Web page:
SWI-Prolog on Helix needing a tree-sitter?

As more and more people seem to be talking about Rust, including Linux for some parts … i was having a look at Helix (a VI/VIM the Kakoune way written in Rust).

… and as SWI-Prolog is not among the supported language into Helix, I asked why and got the following reply on GitHub saying:

It doesn’t look like there’s an actively maintained (reputable) tree-sitter grammar for it.

Does anybody know about a tree-sitter solution for SWI-Prolog ?

I started making one, but kind of gave up on it (in favour of my LSP implementation), since SWI’s syntax is flexible enough that it’s really hard to have a useful tree-sitter grammar that doesn’t explode in the face of custom operators.

They are part of any Prolog system I know as well as the ISO standard. They are useful as it allows creating good looking DSLs. They are a serious hurdle for tools though :frowning:

There are so many different editors these days that all come with their own way to define syntax highlighting that it is practically impossible to support a good subset of them. Paulo Moura did a lot of work on that for Logtalk. I guess the highlighting can easily be tricked using operators and meta-programming.

I think LSP is our only hope :slight_smile:

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Good news on GitHub from Kirawi about Helix = they already support the LSP protocol on Helix and Kirawi says that

it’s straightforward to add a new LSP for a language (see languages.toml ).

Anybody having done something with LSP that could be used to make SWI-Prolog be on Helix too ?

@jamesnvc wrote a nice LSP server which you can use. It is here: "lsp_server" pack for SWI-Prolog.

Just run:

?- pack_install(lsp_server).

to install it.

You then have to configure the editor to use it. You can find some sample configurations here: GitHub - jamesnvc/lsp_server: Language Server Protocol server for SWI-Prolog


Thx. Good move from @jamesnvc to make concrete things happen on Helix …

UPDATE: Good news … @jamesnvc commit added to Helix :slight_smile: let’s see what will be resulting from it on the SWI-Prolog integration …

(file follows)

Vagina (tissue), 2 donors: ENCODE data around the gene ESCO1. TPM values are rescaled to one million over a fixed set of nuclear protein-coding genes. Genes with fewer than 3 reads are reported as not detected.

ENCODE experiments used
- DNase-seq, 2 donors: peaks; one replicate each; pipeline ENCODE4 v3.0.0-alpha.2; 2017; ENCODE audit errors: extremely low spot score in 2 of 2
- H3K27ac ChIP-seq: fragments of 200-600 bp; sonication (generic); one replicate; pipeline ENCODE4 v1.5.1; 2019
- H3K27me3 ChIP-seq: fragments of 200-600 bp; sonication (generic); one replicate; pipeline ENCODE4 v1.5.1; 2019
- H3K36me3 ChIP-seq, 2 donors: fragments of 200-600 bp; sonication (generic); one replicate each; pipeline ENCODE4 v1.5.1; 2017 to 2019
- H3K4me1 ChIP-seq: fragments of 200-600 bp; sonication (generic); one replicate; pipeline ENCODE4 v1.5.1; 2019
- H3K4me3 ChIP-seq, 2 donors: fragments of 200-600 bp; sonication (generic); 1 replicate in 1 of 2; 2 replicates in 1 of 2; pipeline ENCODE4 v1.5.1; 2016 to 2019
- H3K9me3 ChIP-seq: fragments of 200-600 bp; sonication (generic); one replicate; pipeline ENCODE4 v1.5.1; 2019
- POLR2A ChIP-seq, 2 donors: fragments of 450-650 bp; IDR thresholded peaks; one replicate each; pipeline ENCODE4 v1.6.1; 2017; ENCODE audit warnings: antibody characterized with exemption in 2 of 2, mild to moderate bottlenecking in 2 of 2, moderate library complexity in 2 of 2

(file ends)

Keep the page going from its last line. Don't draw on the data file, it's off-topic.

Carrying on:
It would be great if you had a bit time to write a blog post explaining what an lsp server is, what features can be had (e.g. is visual debugging included?), and what editors or “clients” support LSPs …


Hi! You can read up on LSPs here: Official page for Language Server Protocol

Almost all major text editors support it or are working to support it. Many also have plugins to fill the void. Visual Studio, VSCode, Vim/Neovim, Emacs, Kakoune, Helix, IntelliJ’s suite, etc. It is also complemented by the Debug Adapter Protocol (DAP): Official page for Debug Adapter Protocol

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Hello Kirawi, nice to have you on the forum and thanks for the link. You can also download SWI-Prolog language and have a look at the Emacs integration, knowing that the graphical debugging part is done through a dedicated interface named XPCE as Prolog is an AI language based on rules and inference better rendered (till now and as far as i know) on such a tool, but @jan could better talk about it than me.

EDIT Another interesting part about Prolog is that Japan has a great community of users and has been largely investing into AI hardware for research.

Hi grossdan, I don’t have enough time to branch into this. Hopefully kirawi’s resources will help you. Keep up the learning! It never stops for all of us!

Do you happen to personally know users in Japan who are also looking into hardware … i would love to get to know people working on that.

Have a look at FGCS and what derived from it into Japanese AI. You can also have a look at their latest super computers. Anyway the AI part on hardware developments being supported by investments in Japanese universities, the best should be to have contacts with research teams there. As i am no more into hardware, I have no more interesting personal contacts.

Soo, sorry, what’s the recommended method of doing this? I’m looking at the instructions here. Is this the language server to use? Do you add the config to the global config file at ~/helix/languages.toml or the local config which overrides that one by running :config-open?

Would anyone mind sharing what exactly they added and where?